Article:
What does this mean for students? Likely nothing. But for recruiters, they need to employ complicated systems to circumnavigate or appease section 30.1, but for the everyday student, even international students, there doesn’t seem to be much of an inconvenience.

Online learning offerings

This a big one. UBC, specifically, is relying on outdated technology. Blackboard Connect is the learning management system currently in use at UBC. It’s an outdated, invasive, and clunky system that is patched together to supposedly rival the cloud-based systems that other universities outside of British Columbia can access.

UBC is currently looking at alternatives as the license for Blackboard Connect is expiring. Due to the limitations created by section 30.1, UBC is in a tougher position to find a new learning management system.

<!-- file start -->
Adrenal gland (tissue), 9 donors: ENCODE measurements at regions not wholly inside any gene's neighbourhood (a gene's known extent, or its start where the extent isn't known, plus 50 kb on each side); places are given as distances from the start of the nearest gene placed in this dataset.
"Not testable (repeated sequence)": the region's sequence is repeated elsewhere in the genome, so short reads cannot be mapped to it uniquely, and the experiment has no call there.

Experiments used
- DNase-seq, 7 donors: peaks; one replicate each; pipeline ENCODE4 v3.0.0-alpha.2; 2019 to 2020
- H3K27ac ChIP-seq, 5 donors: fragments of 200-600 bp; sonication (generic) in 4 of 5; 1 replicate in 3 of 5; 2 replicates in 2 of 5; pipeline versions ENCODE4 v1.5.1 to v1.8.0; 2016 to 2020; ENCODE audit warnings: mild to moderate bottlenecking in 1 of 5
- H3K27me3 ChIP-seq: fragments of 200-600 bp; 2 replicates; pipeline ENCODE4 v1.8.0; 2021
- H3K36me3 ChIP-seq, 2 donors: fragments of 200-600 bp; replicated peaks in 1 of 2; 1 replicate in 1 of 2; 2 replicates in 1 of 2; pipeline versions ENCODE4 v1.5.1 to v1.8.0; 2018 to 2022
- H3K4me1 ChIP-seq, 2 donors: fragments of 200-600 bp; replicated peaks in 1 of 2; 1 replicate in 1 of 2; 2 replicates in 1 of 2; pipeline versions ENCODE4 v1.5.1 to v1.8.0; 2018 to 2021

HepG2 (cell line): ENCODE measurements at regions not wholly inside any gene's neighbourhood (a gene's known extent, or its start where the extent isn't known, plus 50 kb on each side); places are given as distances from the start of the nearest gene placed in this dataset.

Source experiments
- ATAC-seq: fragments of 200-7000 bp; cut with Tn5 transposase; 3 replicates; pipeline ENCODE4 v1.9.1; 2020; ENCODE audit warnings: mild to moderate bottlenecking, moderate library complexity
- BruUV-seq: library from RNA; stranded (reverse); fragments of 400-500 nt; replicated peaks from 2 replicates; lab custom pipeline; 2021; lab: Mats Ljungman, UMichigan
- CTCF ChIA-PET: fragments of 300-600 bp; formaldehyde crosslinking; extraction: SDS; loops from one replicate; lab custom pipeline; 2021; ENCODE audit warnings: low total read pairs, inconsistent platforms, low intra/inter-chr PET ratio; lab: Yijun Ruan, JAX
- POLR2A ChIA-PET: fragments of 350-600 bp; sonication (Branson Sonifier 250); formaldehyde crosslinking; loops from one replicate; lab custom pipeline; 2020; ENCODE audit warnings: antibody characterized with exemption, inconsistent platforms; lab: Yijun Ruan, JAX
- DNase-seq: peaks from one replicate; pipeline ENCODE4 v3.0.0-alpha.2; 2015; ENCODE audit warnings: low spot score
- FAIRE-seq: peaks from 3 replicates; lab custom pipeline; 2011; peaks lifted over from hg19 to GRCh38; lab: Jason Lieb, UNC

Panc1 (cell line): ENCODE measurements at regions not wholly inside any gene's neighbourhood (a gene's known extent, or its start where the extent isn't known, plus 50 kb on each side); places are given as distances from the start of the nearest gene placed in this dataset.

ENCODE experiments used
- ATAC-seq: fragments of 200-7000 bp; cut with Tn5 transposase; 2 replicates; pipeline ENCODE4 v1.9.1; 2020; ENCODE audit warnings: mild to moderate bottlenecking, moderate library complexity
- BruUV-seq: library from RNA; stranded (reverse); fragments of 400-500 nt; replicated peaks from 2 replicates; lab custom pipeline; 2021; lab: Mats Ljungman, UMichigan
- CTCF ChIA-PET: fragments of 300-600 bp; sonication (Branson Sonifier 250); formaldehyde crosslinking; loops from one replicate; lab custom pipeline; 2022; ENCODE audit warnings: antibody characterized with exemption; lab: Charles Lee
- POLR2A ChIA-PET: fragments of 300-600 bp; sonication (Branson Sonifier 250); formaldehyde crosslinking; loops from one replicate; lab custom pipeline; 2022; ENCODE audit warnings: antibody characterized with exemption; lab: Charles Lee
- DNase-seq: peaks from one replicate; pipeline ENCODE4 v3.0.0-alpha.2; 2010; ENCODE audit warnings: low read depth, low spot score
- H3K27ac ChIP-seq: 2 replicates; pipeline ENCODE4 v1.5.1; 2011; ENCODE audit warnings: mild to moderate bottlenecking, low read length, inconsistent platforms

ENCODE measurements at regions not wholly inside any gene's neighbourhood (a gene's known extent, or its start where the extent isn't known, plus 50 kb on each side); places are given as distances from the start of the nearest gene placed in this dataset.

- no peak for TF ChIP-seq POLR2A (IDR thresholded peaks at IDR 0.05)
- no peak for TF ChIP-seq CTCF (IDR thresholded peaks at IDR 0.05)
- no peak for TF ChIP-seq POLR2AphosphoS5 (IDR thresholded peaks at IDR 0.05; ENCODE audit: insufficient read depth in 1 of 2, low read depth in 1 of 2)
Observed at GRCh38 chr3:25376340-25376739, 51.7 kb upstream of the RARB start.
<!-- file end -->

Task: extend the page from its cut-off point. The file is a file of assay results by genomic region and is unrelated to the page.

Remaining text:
Academic integrity

The point relates to the use of an online plagiarism detection service called Turnitin.com. You may not know this, but most universities scan every essay electronically to detect plagiarism. You can implement this quite simply through a built-in version hosted through a learning management system like Blackboard Connect.

However, Mr. Hancock says that UBC can’t use this system because Turnitin, a U.S. company, has the authority to reach into the system and scoop out data at any time, including names and other personal information, which contradicts section 30.1. Therefore, UBC can’t use Turnitin in this way.

There’s a much more complicated, manual way of using the system. This involves having students manually submit their essays through an online portal with the option of using a fake name, but nonetheless their essays, that content, and their IP address (which is the subject of some debate over whether it can be considered personal information) are all travelling outside of Canada.